The company’s investment portfolio is largely allocated to fixed-income instruments. The low-rate environment limits returns on these investments. And municipal bond holdings face risk from local government finances.
Travelers must remain disciplined with underwriting. There’s always a risk that future claims could reveal that prior underwriting policies weren’t appropriate.
I think it’s important to consider these risks, but Travelers still strikes me as a great insurance business that can make for an excellent long-term investment.
This is a rare stock that’s actually up in 2022 (by 8%), but the valuation still looks rather appealing right now…
Stock Price Valuation
The P/E ratio is 12.0.
That’s significantly lower than the broader market’s earnings multiple.
It’s also well off of the stock’s own five-year average P/E ratio of 14.1.
There’s also a disconnect in the P/CF ratio.
At 5.8, that’s much lower than its own five-year average of 7.5.
Meantime, the P/B ratio of 1.4 is right in line with its five-year average.
And the yield, as noted earlier, is basically right in line with its own recent historical average.
So the stock looks cheap when looking at basic valuation metrics. But how cheap might it be? What would a rational estimate of intrinsic value look like?
I valued shares using a dividend discount model analysis.
I factored in a 10% discount rate and a long-term dividend growth rate of 8%.
This dividend growth rate is as high as I go.
And maybe that looks aggressive at first glance.
But it is below the company’s demonstrated dividend growth and EPS growth over the last decade. It’s also below the near-term forecast for EPS growth. And the payout ratio is very low.
The last few dividend increases have admittedly been small.
But Travelers has the ability to easily grow the dividend at a high-single-digit rate, based on operating results.
With rates set to rise, their ability to do that only improves.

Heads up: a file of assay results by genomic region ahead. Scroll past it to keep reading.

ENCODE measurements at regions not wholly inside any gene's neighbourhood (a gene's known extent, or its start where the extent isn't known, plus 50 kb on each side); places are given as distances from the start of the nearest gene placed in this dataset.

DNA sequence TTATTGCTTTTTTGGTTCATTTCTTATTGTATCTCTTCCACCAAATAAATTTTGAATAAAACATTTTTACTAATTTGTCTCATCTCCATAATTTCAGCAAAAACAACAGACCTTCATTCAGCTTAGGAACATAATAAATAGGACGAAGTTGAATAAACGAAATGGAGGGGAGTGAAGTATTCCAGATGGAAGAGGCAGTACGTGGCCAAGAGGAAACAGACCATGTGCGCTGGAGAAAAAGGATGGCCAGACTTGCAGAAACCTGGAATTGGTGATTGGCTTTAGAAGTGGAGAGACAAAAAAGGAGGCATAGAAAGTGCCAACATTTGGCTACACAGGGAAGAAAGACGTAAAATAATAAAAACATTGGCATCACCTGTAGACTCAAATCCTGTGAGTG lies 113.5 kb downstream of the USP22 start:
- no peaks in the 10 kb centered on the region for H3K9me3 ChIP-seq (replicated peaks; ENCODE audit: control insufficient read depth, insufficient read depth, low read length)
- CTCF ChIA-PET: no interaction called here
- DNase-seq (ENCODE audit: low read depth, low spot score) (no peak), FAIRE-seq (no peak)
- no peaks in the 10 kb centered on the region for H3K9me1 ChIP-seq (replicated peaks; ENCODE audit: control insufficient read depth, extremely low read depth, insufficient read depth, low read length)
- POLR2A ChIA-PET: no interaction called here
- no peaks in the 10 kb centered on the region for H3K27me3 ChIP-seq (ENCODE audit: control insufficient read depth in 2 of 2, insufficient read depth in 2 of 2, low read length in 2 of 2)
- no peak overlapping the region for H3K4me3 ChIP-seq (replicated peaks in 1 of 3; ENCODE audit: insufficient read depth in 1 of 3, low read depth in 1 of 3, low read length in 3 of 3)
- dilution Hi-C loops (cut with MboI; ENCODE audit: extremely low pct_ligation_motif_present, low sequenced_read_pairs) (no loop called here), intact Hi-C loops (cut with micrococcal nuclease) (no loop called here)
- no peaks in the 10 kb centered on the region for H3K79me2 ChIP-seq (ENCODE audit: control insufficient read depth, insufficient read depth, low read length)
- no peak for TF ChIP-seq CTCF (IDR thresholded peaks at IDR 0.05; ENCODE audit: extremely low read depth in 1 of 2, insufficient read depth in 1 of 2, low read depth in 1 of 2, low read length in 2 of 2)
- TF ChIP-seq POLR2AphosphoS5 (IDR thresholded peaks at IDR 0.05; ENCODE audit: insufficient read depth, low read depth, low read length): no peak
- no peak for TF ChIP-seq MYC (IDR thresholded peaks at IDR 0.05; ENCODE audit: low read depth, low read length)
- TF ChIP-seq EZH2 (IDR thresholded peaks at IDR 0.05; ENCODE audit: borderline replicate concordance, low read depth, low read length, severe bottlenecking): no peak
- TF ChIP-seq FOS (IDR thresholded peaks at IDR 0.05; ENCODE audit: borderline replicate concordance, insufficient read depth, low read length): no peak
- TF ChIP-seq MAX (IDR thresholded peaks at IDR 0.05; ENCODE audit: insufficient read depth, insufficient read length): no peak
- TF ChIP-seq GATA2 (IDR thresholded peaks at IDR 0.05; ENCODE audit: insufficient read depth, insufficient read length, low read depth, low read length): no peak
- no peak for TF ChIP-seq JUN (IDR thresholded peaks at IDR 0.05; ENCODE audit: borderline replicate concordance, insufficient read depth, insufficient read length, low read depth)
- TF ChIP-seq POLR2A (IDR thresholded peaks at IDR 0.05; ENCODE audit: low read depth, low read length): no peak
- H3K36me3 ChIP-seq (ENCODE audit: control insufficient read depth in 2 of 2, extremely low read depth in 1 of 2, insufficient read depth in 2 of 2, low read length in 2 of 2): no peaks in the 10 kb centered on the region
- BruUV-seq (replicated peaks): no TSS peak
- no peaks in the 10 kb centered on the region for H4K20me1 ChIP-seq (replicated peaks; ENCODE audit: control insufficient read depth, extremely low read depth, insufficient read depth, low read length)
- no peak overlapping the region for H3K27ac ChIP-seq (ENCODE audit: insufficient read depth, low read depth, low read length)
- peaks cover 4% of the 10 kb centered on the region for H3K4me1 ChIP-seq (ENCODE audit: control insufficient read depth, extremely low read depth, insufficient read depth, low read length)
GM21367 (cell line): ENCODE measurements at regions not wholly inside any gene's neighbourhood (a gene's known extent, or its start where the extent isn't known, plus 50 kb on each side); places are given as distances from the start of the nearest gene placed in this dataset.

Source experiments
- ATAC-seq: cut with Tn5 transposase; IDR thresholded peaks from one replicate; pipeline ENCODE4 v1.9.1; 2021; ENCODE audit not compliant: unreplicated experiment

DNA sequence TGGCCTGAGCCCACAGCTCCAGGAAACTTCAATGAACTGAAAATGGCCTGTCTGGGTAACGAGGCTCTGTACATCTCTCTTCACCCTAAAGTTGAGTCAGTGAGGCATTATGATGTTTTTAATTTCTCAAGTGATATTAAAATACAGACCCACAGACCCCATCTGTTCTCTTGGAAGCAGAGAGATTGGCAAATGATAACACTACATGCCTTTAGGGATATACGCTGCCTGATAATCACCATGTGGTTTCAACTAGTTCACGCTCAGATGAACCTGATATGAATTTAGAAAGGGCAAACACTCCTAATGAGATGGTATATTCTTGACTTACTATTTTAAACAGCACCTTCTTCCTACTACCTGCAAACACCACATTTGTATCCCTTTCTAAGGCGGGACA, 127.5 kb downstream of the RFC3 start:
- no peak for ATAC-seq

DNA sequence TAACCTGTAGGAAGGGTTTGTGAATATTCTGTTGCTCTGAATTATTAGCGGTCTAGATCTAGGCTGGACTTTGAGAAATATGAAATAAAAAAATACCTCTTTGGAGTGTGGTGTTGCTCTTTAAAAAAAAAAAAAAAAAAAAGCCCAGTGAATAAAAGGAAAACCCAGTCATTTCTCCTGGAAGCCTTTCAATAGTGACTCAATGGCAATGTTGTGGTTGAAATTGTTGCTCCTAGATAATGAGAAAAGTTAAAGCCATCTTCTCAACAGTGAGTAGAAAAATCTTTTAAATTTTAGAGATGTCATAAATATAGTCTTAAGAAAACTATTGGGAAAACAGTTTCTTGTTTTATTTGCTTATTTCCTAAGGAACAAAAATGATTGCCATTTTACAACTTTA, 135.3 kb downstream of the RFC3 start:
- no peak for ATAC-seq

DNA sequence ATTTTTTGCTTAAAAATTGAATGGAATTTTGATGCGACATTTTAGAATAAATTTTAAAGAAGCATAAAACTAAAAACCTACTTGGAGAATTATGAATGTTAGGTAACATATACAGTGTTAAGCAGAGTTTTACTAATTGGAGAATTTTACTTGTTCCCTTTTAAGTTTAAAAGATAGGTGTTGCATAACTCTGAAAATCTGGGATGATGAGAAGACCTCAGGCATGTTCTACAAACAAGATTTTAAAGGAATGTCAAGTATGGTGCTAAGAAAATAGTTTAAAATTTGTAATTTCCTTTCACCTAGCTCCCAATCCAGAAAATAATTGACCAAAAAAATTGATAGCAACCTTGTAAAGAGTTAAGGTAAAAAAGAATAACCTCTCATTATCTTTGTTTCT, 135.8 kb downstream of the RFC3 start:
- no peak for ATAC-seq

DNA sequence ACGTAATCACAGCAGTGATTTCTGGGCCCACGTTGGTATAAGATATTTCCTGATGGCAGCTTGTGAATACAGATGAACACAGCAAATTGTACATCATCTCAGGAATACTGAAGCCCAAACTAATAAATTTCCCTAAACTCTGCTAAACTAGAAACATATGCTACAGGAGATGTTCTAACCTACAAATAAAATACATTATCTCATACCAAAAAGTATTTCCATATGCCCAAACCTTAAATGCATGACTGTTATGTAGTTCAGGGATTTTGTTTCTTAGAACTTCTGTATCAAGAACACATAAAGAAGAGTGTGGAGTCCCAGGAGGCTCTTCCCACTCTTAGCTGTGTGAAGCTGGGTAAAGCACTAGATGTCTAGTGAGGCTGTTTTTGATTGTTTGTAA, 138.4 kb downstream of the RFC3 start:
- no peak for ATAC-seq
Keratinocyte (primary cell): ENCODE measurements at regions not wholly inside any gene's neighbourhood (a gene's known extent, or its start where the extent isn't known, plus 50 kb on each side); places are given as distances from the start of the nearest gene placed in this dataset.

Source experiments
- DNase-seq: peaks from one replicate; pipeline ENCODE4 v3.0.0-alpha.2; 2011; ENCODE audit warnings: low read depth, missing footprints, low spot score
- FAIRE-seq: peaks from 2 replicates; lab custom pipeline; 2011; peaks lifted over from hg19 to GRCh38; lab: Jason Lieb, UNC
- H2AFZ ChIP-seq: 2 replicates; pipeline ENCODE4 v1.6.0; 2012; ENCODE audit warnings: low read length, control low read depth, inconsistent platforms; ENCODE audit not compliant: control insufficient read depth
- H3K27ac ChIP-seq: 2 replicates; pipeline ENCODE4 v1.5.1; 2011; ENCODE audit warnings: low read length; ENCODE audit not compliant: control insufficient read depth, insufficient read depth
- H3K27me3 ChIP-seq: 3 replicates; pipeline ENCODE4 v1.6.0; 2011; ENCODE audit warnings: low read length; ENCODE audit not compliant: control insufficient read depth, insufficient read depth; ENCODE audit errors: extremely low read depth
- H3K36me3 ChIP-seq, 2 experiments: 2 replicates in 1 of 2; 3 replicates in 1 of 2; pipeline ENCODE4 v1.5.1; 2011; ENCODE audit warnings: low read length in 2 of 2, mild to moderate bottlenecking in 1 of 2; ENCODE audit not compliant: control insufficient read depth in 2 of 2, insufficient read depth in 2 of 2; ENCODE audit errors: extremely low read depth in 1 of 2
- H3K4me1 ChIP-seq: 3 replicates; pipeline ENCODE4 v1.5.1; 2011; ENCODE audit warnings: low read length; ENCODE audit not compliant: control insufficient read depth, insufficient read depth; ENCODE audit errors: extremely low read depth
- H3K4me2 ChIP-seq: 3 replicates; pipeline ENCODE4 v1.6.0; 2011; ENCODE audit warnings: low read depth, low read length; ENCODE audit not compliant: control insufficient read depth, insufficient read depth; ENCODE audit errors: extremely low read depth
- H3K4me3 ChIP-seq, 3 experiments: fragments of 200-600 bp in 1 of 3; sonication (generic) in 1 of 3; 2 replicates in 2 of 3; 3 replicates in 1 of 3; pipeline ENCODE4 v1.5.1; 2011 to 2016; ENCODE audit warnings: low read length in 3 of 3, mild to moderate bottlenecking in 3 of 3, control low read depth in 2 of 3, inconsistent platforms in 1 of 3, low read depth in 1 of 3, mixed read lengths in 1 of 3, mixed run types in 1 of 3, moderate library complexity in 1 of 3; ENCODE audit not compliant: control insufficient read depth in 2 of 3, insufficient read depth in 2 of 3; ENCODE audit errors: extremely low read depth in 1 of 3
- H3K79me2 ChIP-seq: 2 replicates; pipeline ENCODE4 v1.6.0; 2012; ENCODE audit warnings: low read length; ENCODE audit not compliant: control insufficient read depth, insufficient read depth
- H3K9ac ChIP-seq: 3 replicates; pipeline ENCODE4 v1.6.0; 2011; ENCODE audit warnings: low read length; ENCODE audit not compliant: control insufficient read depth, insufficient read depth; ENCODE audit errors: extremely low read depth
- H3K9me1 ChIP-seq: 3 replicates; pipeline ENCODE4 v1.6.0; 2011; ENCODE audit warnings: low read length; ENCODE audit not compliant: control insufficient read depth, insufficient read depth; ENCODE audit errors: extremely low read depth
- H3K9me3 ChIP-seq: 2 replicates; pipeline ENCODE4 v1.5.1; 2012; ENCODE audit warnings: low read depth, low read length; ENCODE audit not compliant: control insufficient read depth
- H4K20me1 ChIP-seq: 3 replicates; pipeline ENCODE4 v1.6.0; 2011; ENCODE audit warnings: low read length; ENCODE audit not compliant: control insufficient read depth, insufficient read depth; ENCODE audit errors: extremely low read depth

The DDM analysis gives me a fair value of $190.08.
The reason I use a dividend discount model analysis is because a business is ultimately equal to the sum of all the future cash flow it can provide.
The DDM analysis is a tailored version of the discounted cash flow model analysis, as it simply substitutes dividends and dividend growth for cash flow and growth.
It then discounts those future dividends back to the present day, to account for the time value of money since a dollar tomorrow is not worth the same amount as a dollar today.
I find it to be a fairly accurate way to value dividend growth stocks.
My analysis shows a stock that is severely discounted, even after running up this year.
But we’ll now compare that valuation with where two professional stock analysis firms have come out at.
This adds balance, depth, and perspective to our conclusion.
Morningstar, a leading and well-respected stock analysis firm, rates stocks on a 5-star system.
1 star would mean a stock is substantially overvalued; 5 stars would mean a stock is substantially undervalued. 3 stars would indicate roughly fair value.
Morningstar rates TRV as a 3-star stock, with a fair value estimate of $170.00.
CFRA is another professional analysis firm, and I like to compare my valuation opinion to theirs to see if I’m out of line.
They similarly rate stocks on a 1-5 star scale, with 1 star meaning a stock is a strong sell and 5 stars meaning a stock is a strong buy. 3 stars is a hold.
CFRA rates TRV as a 3-star “HOLD”, with a 12-month target price of $175.00.
I came out on the high end, but we all agree that the stock is worth more than it’s currently being priced at. Averaging the three numbers out gives us a final valuation of $178.36, which would indicate the stock is possibly 6% undervalued.
Bottom line: Travelers Companies Inc. (TRV) is a great insurance company operating at a high level. It’s one of the few stocks that is actually up in 2022, even while the S&P 500 recently hit correction territory. With a market-beating yield, more than 15 consecutive years of dividend increases, inflation-beating dividend growth, a very low payout ratio, and the potential that shares are 6% undervalued, long-term dividend growth investors should consider picking up this blue-chip stock here.
— Jason Fieber
P.S. If you’d like access to my entire six-figure dividend growth stock portfolio, as well as stock trades I make with my own money, I’ve made all of that available exclusively through Patreon.
Note from DTA: How safe is TRV’s dividend? We ran the stock through Simply Safe Dividends, and as we go to press, its Dividend Safety Score is 78. Dividend Safety Scores range from 0 to 100. A score of 50 is average, 75 or higher is excellent, and 25 or lower is weak. With this in mind, TRV’s dividend appears Safe with an unlikely risk of being cut. Learn more about Dividend Safety Scores here.